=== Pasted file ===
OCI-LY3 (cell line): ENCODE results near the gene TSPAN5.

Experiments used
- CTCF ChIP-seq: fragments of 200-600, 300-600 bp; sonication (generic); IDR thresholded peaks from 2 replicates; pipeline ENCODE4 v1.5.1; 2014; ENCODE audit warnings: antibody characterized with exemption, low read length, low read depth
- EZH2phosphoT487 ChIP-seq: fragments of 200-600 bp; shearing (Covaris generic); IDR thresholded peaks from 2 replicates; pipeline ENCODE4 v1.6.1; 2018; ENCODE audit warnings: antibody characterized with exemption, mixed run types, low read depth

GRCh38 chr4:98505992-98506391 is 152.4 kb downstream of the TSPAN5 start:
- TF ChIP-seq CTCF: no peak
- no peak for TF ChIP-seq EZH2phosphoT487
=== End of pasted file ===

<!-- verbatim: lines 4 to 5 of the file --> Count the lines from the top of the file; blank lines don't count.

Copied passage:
- EZH2phosphoT487 ChIP-seq: fragments of 200-600 bp; shearing (Covaris generic); IDR thresholded peaks from 2 replicates; pipeline ENCODE4 v1.6.1; 2018; ENCODE audit warnings: antibody characterized with exemption, mixed run types, low read depth

GRCh38 chr4:98505992-98506391 is 152.4 kb downstream of the TSPAN5 start: